In the year of 2009, a business-like strategy such as Makers Studios didn’t seem entirely worth the effort. The algorithm YouTube feeds off of requires each personality to upload on, at least, a weekly basis and update viewers as much as possible through social media. It was as laborious as a full-time job. Especially as videos were beginning to demand bigger productions. However, creators were making enough money to live off of and saw no risk in something they knew would only grow. Even if it took another decade and the amount of success was still in question.
When looking at modern day YouTube, we get a clearer sense as to what this growth became.
In 2010, YouTube began streaming major events that you’d normally have to go to television for. Their first live broadcast being a cricket match of the Indian Premier league. On top of this, there was also the option for movie/television show rentals. Inevitably, adding to the large database of internet flix and putting Blockbuster to its end.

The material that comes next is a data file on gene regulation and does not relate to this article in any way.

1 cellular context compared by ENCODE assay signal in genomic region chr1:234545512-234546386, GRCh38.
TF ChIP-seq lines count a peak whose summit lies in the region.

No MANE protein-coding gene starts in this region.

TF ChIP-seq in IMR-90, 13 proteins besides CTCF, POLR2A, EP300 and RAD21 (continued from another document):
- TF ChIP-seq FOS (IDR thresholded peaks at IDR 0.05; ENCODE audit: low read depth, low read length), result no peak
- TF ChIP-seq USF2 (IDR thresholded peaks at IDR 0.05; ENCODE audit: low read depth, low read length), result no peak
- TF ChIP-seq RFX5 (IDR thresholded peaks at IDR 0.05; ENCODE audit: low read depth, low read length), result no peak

With all these innovations, additionally, there came a change to the site in which Google wanted to simplify the layout. This was for the purpose of making YouTube more easily accessible to any kind of user. At-the-time, much of its many communities were upset with this. Yet, on March 31st, 2010, there was no looking back. An entirely new design was launched which incorporated a system that remains easily accessible and causes users to spend more time browsing.
I was a content creator at the time of this change and remember much retaliation amongst other content creators. It was said that Google was making its attempt in allowing YouTube celebrities to flourish and new creators to be shoved into the majority of junk the site can’t avoid. I felt this offence myself as I was trying to build an audience like everyone else. Us new creators were suddenly faced with difficulty as we held little chance for the homepage nor within relevant searches.